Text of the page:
COLUMNISTS

Prairie Fare: What do you know about living in the Midwest?

Julie Garden-Robinson
NDSU Extension
Julie Garden-Robinson, North Dakota State University (NDSU) Extension food and nutrition specialist and professor of health, nutrition and exercise sciences.

I participate in many online meetings for my various projects. My colleagues are from across the U.S.

We typically give short weather reports as we begin our online discussions. In the winter, they often shudder when I talk about negative Fahrenheit temperatures.

I have suggested face-to-face meetings in Fargo in January, but they politely decline.

During one meeting, our temperatures were around -20 degrees on outdoor thermometers.

“How can you handle the cold?” my colleagues in warmer states ask me in disbelief.

Complaining about the cold helps a little. Then you just deal with it.

During warmer months, I have a question for them.

“How do you handle the heat and humidity in your state?” I ask.

We all know that we adapt to our surroundings. I tend to do better in extreme cold compared to extreme heat. When the weather warms up into the teens and twenties above zero, we become giddy at the balmy temperatures.

Both cold weather and hot weather can be life-threatening. Really, how can we handle the sometimes dangerously cold winters in the Midwest?

Here is a short quiz as we approach the coldest days of the year. This information is adapted from the Centers for Disease Control and Prevention.

  1. What is the name of the condition where your body’s temperature loses heat faster than it is produced. It can occur in cold temperatures and also cool temperatures above 40 degrees when a person gets wet.
  2. Name at least three categories of people who are the most common victims of the condition in question number 1.
  3. What is the name of the condition where you may lose feeling in your hands or feet and the skin may look white, grayish or even waxy?
  4. Name at least three things you should do if you encounter a person with the condition in question number 3?
  5. Name at least five items that should go in an emergency survival kit to be in your vehicle.

The answers are: 

  1. Hypothermia is the condition where body temperature declines to a dangerous level. It can be life threatening.
  2. The most common victims of hypothermia are older adults, infants who are sleeping in cold rooms, people who are outdoors a long time, including homeless populations, and people who use alcohol or illicit drugs, which may mask the sensations. If you come upon a person with hypothermia, seek medical help. Hypothermia is a medical emergency, so call 911. If help is not readily available, move the person to a warm area. Remove wet clothing and wrap them in blankets or other coverings to help them get warm. If the person is conscious, provide warm, non-alcoholic beverages.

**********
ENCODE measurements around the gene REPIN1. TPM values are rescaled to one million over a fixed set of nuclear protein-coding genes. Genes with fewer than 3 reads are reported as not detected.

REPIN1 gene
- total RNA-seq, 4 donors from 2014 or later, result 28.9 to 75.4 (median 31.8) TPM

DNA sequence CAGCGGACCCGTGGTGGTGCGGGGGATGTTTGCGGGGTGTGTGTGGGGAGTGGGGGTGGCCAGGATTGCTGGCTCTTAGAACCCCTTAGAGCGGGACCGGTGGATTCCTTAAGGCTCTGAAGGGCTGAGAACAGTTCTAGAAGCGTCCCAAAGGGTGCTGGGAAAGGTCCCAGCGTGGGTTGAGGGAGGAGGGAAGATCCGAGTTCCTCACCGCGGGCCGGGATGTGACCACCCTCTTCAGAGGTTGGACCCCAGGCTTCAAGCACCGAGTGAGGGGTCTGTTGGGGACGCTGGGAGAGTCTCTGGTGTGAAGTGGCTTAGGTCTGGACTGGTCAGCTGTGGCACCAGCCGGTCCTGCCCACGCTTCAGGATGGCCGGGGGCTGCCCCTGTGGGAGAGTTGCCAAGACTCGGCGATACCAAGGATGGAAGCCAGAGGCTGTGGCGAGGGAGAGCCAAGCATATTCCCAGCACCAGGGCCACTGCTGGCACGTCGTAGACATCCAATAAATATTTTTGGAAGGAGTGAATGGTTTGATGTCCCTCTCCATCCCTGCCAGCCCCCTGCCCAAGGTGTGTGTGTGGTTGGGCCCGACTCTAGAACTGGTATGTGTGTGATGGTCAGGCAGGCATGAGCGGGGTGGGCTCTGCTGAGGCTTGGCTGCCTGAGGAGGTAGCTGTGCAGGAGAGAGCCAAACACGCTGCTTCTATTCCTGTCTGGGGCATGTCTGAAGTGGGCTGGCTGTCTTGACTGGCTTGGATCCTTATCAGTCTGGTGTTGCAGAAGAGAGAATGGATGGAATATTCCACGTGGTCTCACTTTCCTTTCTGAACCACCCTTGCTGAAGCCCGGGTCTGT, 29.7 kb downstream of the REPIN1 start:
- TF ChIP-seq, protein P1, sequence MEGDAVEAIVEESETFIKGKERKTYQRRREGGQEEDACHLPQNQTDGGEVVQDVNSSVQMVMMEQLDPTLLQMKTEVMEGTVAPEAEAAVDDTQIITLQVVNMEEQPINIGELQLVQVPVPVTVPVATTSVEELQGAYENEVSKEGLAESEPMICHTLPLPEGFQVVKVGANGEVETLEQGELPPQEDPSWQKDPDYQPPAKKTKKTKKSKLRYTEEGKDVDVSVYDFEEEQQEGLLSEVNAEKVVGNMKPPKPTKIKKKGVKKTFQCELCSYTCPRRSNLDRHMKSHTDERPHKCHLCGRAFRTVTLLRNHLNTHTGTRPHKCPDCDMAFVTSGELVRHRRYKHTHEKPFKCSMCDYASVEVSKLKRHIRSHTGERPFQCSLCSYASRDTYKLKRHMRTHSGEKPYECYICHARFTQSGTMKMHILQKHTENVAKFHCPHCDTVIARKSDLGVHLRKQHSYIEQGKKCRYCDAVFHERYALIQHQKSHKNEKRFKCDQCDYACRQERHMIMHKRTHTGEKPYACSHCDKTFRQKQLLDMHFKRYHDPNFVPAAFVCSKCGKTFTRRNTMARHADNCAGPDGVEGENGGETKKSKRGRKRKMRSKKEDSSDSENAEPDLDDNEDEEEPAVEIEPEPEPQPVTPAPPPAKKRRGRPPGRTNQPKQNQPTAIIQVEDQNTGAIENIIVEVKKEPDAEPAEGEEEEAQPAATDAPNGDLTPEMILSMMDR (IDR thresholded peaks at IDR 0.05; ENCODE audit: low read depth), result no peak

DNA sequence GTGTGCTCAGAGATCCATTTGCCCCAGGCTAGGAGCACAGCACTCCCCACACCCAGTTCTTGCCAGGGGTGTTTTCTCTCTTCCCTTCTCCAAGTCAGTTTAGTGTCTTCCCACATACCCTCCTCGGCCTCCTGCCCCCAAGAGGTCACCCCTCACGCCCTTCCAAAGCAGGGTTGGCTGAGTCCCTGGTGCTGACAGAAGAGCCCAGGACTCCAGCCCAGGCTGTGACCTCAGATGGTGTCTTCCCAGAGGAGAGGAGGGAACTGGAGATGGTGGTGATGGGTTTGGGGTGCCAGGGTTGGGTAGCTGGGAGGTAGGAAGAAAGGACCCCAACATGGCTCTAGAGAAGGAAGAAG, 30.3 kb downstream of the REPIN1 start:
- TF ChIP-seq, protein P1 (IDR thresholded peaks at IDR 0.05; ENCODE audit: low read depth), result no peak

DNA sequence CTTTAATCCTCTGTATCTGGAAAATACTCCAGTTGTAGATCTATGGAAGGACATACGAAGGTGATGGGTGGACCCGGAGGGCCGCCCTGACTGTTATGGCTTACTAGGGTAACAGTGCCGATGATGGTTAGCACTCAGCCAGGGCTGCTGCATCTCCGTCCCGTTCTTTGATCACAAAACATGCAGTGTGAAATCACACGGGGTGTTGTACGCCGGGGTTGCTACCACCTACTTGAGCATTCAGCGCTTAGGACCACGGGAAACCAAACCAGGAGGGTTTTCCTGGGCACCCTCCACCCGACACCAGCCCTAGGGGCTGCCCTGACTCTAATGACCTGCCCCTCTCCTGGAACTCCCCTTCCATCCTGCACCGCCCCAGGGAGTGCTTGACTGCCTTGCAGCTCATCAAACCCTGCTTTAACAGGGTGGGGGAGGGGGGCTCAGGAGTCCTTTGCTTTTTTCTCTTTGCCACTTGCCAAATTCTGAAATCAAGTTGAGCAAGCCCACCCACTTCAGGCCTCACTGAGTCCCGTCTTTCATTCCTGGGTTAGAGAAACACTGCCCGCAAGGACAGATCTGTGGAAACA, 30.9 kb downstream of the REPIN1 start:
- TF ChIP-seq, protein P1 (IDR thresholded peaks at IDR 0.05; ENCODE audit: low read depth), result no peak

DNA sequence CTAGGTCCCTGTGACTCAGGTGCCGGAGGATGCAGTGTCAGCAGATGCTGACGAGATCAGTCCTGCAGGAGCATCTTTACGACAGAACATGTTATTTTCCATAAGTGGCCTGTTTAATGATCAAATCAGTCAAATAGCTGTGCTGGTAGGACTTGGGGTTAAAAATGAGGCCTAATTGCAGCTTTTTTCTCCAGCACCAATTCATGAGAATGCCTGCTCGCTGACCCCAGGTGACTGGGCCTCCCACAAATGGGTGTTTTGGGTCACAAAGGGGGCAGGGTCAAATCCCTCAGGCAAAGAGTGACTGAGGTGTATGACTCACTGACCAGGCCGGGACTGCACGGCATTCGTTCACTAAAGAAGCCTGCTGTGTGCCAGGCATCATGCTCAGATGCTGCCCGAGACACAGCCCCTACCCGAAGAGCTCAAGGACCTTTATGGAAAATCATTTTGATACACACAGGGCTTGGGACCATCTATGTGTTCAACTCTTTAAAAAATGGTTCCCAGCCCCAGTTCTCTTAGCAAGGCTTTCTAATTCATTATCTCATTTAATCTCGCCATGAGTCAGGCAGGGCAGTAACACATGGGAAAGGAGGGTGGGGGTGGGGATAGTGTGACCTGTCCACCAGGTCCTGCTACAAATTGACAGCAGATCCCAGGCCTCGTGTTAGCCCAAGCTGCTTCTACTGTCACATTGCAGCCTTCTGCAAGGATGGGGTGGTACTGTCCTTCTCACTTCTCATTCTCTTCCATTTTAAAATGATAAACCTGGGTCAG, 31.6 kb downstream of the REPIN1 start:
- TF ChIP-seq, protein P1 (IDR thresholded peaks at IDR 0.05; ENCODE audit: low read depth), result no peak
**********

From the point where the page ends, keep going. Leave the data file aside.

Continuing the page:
3. Frostbite is a serious condition that could lead to amputation in the most severe cases. Be sure to wear appropriate clothing, including mittens, hats, boots and layers of clothing.
  4. If you come upon a person with frostbit, get the person to a warm area (warm vehicle, indoor shelter). Do not rub the affected area, because that could increase the damage. For frostbite on hands or feet, you could immerse the affected areas in warm – not hot – water once indoors. Seek medical care as soon as possible.
  5. Be sure to keep a winter survival kit in your vehicle. The kit should include a shovel, windshield scraper, blankets, warm clothing (hats, mittens), booster cables, tow rope, high-calorie dried or canned food (and a can opener), a container of water, a can and matches (to melt snow for additional water), a flashlight, batteries and several other items on the “Extreme Cold” list (available at http://emergency.cdc.gov/disasters/winter/guide.asp).

Remember that staying nourished and well-hydrated is just as important in the winter as it is in other seasons. Your body burns extra calories to keep you warm, whether you are walking outdoors or shoveling snow. You lose moisture as you exhale.

A non-caffeinated, non-alcoholic beverage will warm you best. Try a cup of peppermint tea or other herbal tea.

For a quick cup of tea, bags are available. See “Take Time for Tea” at ndsu.ag/time-for-tea for more information about the potential health benefits of various types of tea.

Making a pot of tea is a “ceremony” in some cultures. Here’s how to brew tea for the best flavor. Add some honey if you like a sweeter beverage. Grab a blanket, turn on your favorite movie or open a book, and enjoy your warming beverage.

How to brew the best cup of tea

  • Bring freshly drawn water (preferably not softened or hard) to a boil in a glass or enamel container (not aluminum), remove from the heat and cool for one to three minutes.
  • In a teapot made of glass, china or porcelain, place about 1 teaspoon of tea leaves for every 6 ounces of water. Allow the tea leaves to move freely in the water (referred to as “blossom”) and then strain when poured. If using an infusion basket or tea ball, select one large enough to allow the leaves to move.
  • The length of brewing time can affect flavor. Usually steep for three to five minutes. Experiment with the amount of brewing time to get the desired flavor, or follow the manufacturer’s directions.
  • When time allows, warm the tea cup before serving the tea.

Julie Garden-Robinson, Ph.D., R.D., L.R.D., is a North Dakota State University Extension food and nutrition specialist and professor in the Department of Health, Nutrition and Exercise Sciences. Follow her on Twitter @jgardenrobinson.